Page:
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Previous Challenge Entry (Level 4 – Masters)
Topic: Season(s) of a year or life (01/13/11)

TITLE: Seeds
By Rachel Phelps
01/20/11


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Stephen is particularly quiet this evening.

I know it’s not just because he’s enjoying dinner – I raised the boy, I know his too-hungry-to-talk stance, and this isn’t it. He isn’t a boy anymore, either, but a mother is allowed her delusions, even when her son is pushing 50.

“How are the girls?” I ask as I push mashed potatoes around my plate.

“Great,” Stephen answers around a mouthful of roast beef. He wipes his mouth, an apologetic smile haunting his lips. “They’ve been really busy with homework – it’s a tough semester for both of them.”

I can see the regret hiding in the wrinkles by his eyes. He knows he should encourage the girls to visit more. I don’t pressure him. If I were two teenage girls, I wouldn’t want to spend much time in this old farmhouse either.

My eyes drift out the window. The snow is dirty, ugly. The last, stubborn throes of winter are clinging to the earth, slow to yield despite the days of sunshine and southerly wind. I can empathize. I know I’m nearing my winter’s end. Unlike the fields around me, I have no spring plowing and planting to look forward to. Humans only get one turn through the seasons, a reality I used to decry when I was in my summer and early fall days. Now that the end is closing in, I find myself relieved that I needn’t try to rally for another round, just gather the strength to hang on till the end. Matthew would scold me for my attitude – but he’s not here to do that anymore.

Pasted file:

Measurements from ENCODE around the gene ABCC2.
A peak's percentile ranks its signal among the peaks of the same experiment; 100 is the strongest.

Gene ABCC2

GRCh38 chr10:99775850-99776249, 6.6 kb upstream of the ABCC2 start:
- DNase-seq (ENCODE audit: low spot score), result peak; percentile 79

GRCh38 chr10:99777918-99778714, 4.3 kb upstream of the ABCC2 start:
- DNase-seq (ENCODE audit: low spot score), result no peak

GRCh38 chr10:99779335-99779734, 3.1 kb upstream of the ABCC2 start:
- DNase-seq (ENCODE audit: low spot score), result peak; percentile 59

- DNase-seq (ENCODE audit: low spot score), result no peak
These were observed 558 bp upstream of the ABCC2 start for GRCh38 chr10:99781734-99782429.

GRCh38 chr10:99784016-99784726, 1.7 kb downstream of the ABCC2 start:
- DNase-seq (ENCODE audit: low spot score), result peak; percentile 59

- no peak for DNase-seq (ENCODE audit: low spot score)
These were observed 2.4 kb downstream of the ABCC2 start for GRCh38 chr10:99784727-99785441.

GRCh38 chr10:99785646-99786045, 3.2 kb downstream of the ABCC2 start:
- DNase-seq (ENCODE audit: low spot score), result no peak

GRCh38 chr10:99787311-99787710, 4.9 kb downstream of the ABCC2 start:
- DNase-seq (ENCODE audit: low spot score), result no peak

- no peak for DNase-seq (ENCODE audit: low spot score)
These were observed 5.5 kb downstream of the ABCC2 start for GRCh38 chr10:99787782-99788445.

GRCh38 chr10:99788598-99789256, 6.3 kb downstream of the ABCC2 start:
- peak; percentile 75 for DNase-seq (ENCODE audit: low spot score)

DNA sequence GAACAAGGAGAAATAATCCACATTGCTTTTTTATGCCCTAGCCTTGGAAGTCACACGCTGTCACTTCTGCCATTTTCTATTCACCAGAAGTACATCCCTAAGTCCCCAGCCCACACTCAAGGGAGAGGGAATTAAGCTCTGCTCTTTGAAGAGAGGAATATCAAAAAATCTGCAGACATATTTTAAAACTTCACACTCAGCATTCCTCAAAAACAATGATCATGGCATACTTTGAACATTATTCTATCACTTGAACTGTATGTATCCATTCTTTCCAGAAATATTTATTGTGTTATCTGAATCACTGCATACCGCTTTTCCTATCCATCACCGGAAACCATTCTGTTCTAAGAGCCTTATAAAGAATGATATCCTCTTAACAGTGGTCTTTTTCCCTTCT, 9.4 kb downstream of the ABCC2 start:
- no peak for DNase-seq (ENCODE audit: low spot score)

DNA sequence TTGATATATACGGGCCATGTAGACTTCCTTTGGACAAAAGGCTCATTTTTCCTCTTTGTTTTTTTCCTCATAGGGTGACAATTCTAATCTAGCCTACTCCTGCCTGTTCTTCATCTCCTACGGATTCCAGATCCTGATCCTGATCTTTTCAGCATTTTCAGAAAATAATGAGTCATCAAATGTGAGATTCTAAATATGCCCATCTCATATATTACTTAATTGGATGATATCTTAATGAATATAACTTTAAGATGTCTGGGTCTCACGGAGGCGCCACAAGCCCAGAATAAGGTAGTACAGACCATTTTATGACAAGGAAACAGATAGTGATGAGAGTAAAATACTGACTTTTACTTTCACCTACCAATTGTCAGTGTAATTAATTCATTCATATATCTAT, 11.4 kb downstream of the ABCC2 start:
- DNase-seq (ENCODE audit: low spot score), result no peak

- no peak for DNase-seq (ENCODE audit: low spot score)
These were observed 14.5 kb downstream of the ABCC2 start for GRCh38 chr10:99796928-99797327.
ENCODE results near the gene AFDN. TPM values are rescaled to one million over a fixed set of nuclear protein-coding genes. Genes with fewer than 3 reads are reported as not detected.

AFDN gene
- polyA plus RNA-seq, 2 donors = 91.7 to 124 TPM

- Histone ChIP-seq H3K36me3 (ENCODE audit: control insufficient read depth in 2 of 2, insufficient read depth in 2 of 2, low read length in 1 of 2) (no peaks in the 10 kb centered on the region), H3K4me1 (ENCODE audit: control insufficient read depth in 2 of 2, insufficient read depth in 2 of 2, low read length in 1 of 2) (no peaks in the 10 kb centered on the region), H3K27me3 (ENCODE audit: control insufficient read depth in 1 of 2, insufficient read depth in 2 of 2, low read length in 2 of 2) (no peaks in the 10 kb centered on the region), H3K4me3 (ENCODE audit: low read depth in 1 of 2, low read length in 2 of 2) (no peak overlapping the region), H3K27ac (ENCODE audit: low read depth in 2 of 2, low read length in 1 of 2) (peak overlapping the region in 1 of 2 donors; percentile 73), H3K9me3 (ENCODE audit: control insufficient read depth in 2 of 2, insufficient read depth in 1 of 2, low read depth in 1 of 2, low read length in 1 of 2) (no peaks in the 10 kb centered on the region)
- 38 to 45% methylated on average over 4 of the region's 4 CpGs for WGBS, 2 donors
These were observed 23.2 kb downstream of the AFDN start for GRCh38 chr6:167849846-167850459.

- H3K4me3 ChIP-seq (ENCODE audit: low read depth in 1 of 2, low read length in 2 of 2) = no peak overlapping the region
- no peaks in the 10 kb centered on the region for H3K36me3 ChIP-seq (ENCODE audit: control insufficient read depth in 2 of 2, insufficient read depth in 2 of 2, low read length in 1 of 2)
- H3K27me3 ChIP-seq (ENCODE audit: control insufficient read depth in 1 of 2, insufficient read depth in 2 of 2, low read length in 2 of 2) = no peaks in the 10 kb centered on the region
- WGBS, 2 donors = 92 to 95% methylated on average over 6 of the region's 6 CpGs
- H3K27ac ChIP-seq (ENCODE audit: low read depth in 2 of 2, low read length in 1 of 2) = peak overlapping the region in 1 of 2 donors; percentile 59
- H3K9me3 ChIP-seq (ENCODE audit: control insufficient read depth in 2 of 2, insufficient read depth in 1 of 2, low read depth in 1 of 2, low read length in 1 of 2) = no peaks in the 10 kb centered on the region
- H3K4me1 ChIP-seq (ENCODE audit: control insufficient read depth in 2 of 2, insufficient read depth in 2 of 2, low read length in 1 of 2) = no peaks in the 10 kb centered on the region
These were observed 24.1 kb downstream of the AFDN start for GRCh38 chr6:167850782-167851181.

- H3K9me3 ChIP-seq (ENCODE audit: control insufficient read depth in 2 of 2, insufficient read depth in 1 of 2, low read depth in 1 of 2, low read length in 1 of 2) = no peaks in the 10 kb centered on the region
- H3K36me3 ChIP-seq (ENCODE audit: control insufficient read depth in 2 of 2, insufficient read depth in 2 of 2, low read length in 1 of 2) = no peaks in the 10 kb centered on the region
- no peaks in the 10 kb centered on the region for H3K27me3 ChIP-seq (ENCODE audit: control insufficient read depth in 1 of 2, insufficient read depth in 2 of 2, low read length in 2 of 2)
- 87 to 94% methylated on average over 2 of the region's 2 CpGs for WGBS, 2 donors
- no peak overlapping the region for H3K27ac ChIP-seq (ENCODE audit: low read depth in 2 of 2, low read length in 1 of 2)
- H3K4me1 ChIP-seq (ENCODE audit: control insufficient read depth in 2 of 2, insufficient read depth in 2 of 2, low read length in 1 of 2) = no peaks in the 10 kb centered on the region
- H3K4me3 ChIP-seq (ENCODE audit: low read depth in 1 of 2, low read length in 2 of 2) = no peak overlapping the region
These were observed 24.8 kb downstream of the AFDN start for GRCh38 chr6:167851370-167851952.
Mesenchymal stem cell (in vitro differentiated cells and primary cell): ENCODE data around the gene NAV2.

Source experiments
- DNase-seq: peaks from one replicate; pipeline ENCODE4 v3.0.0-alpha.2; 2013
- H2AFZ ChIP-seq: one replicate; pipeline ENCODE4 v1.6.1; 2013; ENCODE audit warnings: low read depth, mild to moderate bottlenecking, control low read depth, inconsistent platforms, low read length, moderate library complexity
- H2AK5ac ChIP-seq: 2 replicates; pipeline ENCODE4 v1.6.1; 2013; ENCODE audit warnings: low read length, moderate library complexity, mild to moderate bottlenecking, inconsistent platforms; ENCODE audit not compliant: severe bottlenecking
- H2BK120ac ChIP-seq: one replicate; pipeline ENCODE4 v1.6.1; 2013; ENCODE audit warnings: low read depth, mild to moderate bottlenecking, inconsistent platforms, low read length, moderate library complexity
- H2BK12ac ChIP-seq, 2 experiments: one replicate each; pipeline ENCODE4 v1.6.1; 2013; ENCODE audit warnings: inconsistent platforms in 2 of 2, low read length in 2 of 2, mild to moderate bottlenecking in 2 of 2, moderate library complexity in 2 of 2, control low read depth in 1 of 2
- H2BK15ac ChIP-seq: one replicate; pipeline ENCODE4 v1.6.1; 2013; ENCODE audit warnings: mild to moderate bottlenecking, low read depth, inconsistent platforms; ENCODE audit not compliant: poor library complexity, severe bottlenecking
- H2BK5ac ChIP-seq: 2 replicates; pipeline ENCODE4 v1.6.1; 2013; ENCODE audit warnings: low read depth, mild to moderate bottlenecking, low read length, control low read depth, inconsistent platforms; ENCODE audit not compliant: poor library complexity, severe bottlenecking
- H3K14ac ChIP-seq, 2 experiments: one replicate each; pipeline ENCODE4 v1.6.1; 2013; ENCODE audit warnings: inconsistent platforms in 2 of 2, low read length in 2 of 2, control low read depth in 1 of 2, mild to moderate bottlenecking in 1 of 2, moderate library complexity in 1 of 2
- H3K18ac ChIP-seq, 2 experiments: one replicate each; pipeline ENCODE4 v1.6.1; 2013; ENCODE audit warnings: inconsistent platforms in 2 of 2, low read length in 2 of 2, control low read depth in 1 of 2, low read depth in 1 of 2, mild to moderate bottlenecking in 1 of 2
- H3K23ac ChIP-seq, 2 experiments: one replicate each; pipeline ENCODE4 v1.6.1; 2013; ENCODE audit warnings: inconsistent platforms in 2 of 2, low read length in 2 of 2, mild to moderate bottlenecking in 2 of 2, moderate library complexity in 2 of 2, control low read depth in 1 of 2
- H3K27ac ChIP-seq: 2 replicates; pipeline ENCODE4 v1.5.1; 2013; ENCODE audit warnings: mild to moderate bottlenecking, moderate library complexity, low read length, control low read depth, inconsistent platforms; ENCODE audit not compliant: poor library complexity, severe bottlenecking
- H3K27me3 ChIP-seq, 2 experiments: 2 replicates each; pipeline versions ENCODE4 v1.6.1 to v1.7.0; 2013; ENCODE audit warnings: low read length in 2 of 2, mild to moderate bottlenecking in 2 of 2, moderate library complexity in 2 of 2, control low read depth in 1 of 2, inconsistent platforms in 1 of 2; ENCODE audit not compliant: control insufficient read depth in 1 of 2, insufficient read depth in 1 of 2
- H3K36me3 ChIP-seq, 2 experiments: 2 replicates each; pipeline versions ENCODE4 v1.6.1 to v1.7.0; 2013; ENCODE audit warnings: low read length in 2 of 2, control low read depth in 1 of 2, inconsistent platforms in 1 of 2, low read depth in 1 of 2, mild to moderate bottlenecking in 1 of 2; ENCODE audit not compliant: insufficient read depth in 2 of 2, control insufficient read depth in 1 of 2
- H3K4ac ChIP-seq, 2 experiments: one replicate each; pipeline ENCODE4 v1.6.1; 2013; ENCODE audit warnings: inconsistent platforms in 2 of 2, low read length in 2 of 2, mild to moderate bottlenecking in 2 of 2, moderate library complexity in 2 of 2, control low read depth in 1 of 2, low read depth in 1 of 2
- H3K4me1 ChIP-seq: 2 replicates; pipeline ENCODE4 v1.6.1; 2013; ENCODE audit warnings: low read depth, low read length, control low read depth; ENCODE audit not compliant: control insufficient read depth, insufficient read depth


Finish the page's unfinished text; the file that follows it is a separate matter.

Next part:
“DeAnn said she’ll bring one of her blackberry pies by sometime this week,” Stephen volunteers, now intent on making up for his earlier silence. “I think I’ve got her talked into going blackberry picking again this summer, so I’m willing to part with one.”

“Well, I do feel special,” I say.

We share a quiet, emotionless chuckle. Both of us are pointedly ignoring the empty chair across from Stephen. Over the last few months, I’ve developed a tolerance to seeing it empty. Stephen hasn’t come by much since Christmas, so the visual reminder is sharper.

53 years. Over 40,000 meals I’d cooked and served with Matthew sitting in that chair – grinning, stealing a taste or a kiss before prayer. I know because two weeks after the funeral I forced myself to sit down and do the math rather than cry. This end-of-winter meal had been a tradition between father and son to discuss irrigation and what crops to rotate. Stephen continued it out of courtesy when Matthew officially gave him the reins of the farm eight years ago. God Himself only knew why he’d decided to come this year.

Stephen clears his throat, and I realize a heartbeat too late that I’ve been staring at his father’s empty chair. I shift my gaze back out to the snow. A muddy bank nearly obliterates the flower bed – not that there’s anything but a few dead sticks to see anyway. I’ve decided I’m not going to bother planting anything this year.

“Jeff wants to come home for spring break and help with some planting.”

I nod. “He called and placed an order for peanut butter balls and cooked carrots with extra brown sugar.”

Jeff, the very image of his grandfather. Jeff, the only one who still seems to care that Grandma is around, now that I’m not part of a set. He calls about twice a month – quite the respectable average for a junior in college.

Stephen raises a forkful of the carrots on his plate, eyeing them as if he’s measuring the brown sugar in this batch. “He, uh, said he might bring his girlfriend with him.”